Banking tragedy fails to lift market players
You could say the UK banks reporting season is turning into a comedy of errors but perhaps a Shakespearean tragedy would be more apt.
It was an awful first act for the sector last week but the drama will reach its crescendo this week as we await downbeat numbers from HSBC, Barclays and RBS.
The plot so far: Last week Eric Daniels, star turn at Lloyds TSB, announced a 70 per cent fall in his company’s profits and yet delivered a cryptic punch line for the markets when, despite this, he increased the already sky-high dividend. Did he misread his lines? The audience gasped with incredulity.
Not to be outdone, HBOS, the UK’s largest mortgage lender added to the gloom, echoing consensus predictions of an up to 20 per cent fall in UK house prices up to the end of 2009. Today HSBC is seen reporting its worst numbers in seven years. Its US operations will be the main drag on numbers in the first half but it’s the outlook which will be key. More of the same can be expected from Barclays on Thursday and RBS the following day.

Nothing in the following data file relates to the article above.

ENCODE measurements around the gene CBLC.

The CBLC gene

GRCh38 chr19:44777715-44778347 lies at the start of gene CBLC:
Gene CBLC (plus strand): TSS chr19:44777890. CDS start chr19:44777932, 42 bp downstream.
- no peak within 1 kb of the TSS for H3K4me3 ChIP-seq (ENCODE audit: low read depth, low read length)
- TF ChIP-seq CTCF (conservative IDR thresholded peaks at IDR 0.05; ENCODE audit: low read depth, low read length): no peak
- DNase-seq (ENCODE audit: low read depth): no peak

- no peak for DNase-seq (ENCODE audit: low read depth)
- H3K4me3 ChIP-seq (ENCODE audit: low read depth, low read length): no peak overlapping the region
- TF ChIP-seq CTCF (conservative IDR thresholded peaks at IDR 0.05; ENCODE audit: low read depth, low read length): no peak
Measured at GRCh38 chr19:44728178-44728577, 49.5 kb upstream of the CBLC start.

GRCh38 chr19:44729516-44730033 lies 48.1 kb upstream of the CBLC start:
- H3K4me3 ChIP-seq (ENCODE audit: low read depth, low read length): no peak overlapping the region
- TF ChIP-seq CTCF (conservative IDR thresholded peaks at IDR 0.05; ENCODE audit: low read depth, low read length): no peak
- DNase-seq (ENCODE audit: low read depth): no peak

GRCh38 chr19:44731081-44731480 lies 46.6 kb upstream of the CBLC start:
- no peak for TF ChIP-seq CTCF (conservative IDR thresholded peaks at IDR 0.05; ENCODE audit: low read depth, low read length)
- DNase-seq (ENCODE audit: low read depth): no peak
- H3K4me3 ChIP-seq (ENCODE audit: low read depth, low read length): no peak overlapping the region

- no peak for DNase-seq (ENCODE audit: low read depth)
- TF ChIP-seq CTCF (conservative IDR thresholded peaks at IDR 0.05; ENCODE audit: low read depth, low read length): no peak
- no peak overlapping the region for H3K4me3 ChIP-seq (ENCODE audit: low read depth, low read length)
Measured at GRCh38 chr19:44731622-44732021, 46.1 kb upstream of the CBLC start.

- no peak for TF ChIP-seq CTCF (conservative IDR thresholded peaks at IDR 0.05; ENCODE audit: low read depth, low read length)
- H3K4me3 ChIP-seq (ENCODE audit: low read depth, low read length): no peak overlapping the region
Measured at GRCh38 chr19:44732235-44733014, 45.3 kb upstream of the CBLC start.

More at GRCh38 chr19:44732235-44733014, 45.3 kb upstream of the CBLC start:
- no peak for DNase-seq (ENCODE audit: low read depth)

Not surprisingly, stocks are suitably downbeat. The European banking sector remains under pressure and has shown only sporadic signs of life despite falling over 30 per cent so far this year. Within that number, HBOS shares are down around 60 per cent and those in RBS are off over 40 per cent.
So when to buy? Well some brave souls have already made a grab for the falling knife and turned in some tidy profits. Barclays for instance was at one stage trading as low as 239p this year. Now around the 350p level, it has provided some great gains for some but is still carrying a lot of pain for those who have hung on in there since the 52 week peak just shy of 700p.
But when I speak to Barclays Capital president Bob Diamond this week on CNBC, it’s the proverbial line in the sand I and others be looking for – when will the banks return to business as normal. I doubt they’ll be able to give me an answer just yet.